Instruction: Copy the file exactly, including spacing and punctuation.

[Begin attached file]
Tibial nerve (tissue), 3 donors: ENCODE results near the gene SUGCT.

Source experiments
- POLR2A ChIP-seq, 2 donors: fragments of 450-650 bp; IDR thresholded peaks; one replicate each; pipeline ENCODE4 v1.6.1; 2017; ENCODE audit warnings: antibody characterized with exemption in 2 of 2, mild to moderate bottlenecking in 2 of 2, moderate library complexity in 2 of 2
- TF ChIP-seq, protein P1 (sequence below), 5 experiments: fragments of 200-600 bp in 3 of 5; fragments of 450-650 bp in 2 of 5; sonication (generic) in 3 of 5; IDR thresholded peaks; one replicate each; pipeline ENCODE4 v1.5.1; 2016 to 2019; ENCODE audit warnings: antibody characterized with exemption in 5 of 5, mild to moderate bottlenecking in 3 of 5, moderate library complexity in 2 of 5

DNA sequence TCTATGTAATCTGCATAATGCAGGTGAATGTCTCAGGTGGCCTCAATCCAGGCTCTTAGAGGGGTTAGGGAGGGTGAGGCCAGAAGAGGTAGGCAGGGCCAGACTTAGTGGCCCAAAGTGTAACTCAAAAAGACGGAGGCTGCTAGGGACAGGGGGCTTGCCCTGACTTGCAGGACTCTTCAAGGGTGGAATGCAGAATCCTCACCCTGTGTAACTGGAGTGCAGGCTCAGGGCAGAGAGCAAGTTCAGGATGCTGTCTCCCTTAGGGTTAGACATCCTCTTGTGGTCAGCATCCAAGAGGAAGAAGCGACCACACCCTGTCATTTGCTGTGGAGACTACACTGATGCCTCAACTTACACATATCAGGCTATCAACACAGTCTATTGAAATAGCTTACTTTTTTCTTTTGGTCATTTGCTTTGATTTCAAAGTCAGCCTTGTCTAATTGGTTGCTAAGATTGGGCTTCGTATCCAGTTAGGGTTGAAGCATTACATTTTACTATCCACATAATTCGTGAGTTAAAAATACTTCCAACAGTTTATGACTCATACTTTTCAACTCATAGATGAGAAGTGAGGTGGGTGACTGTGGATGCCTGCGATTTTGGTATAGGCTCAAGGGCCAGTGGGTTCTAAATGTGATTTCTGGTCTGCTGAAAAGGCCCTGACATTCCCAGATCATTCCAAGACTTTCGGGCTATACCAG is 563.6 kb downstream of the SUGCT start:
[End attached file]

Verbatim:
Tibial nerve (tissue), 3 donors: ENCODE results near the gene SUGCT.

Source experiments
- POLR2A ChIP-seq, 2 donors: fragments of 450-650 bp; IDR thresholded peaks; one replicate each; pipeline ENCODE4 v1.6.1; 2017; ENCODE audit warnings: antibody characterized with exemption in 2 of 2, mild to moderate bottlenecking in 2 of 2, moderate library complexity in 2 of 2
- TF ChIP-seq, protein P1 (sequence below), 5 experiments: fragments of 200-600 bp in 3 of 5; fragments of 450-650 bp in 2 of 5; sonication (generic) in 3 of 5; IDR thresholded peaks; one replicate each; pipeline ENCODE4 v1.5.1; 2016 to 2019; ENCODE audit warnings: antibody characterized with exemption in 5 of 5, mild to moderate bottlenecking in 3 of 5, moderate library complexity in 2 of 5

DNA sequence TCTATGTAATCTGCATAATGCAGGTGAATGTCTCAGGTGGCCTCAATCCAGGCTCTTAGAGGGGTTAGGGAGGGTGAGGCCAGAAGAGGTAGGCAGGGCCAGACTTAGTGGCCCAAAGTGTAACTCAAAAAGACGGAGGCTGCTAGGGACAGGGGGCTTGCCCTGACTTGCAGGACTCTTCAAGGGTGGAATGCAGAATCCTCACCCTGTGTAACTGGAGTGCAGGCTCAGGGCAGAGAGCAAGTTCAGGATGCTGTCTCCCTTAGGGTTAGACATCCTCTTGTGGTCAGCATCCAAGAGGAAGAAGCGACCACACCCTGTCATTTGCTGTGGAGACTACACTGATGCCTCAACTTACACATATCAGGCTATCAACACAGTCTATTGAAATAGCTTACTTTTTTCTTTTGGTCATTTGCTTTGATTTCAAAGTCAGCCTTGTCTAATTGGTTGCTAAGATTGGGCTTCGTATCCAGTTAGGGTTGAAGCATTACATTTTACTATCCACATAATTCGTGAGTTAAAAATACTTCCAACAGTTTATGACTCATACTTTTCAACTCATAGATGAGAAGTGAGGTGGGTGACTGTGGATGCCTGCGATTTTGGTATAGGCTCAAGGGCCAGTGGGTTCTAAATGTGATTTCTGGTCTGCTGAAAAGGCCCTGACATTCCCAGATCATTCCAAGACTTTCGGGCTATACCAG is 563.6 kb downstream of the SUGCT start: